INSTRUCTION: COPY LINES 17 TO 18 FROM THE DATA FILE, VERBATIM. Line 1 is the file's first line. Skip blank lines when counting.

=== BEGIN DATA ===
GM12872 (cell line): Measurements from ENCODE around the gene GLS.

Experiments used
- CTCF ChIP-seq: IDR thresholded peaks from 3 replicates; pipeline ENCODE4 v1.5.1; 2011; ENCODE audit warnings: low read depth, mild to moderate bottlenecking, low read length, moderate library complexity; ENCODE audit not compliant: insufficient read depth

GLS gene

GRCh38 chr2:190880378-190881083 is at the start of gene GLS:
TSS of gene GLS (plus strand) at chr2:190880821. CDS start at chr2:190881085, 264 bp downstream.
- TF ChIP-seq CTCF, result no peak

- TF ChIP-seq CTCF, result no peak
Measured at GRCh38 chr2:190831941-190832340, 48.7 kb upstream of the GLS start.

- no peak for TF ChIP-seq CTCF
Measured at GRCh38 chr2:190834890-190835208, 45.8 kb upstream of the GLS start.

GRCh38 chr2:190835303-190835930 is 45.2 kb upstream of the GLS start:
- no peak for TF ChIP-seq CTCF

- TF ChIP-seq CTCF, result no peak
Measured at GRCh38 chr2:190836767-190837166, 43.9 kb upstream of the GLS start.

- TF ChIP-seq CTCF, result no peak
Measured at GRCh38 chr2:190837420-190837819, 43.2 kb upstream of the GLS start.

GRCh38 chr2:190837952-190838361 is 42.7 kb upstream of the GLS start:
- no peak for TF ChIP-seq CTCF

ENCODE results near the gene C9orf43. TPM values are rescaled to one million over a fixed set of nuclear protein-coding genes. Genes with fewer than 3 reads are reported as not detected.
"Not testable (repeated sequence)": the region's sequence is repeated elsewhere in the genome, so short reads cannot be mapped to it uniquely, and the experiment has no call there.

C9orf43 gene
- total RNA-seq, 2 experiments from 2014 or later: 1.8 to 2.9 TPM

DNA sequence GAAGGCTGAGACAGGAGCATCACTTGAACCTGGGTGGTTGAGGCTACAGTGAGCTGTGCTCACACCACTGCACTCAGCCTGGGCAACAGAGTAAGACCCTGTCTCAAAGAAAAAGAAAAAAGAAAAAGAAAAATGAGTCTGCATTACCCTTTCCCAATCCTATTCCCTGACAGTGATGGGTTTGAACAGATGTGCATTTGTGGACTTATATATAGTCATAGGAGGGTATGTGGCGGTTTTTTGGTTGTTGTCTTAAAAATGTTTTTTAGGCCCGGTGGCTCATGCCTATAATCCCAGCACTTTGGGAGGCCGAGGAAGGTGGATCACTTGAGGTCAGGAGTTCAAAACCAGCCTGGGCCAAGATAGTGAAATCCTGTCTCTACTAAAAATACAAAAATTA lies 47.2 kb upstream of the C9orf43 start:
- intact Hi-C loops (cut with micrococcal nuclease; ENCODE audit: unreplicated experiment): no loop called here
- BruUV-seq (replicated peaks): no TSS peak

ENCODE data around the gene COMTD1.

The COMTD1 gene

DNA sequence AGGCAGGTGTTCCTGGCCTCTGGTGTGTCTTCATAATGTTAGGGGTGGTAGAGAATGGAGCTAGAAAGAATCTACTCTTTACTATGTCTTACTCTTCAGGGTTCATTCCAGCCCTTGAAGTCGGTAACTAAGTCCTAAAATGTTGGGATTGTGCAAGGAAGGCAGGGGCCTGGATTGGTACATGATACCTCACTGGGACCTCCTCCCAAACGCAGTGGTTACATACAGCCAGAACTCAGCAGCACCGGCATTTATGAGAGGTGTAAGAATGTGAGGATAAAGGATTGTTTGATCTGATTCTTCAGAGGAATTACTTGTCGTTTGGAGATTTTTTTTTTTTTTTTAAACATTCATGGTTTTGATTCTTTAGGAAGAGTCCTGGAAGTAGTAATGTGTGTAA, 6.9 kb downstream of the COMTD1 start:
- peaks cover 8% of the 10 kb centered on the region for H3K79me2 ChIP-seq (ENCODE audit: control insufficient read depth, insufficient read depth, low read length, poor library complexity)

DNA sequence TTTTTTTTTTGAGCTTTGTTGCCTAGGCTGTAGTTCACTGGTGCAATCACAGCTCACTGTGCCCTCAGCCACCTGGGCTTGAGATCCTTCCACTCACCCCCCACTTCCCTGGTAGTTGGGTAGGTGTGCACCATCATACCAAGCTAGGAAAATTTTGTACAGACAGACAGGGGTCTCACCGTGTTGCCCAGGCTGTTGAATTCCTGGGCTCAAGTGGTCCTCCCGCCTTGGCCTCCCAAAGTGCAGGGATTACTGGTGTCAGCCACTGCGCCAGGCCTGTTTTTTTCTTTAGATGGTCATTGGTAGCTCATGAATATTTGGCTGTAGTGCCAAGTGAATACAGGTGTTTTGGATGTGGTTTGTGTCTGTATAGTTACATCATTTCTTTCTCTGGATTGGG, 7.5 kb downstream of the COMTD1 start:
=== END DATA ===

Measured at GRCh38 chr2:190837420-190837819, 43.2 kb upstream of the GLS start.

GRCh38 chr2:190837952-190838361 is 42.7 kb upstream of the GLS start: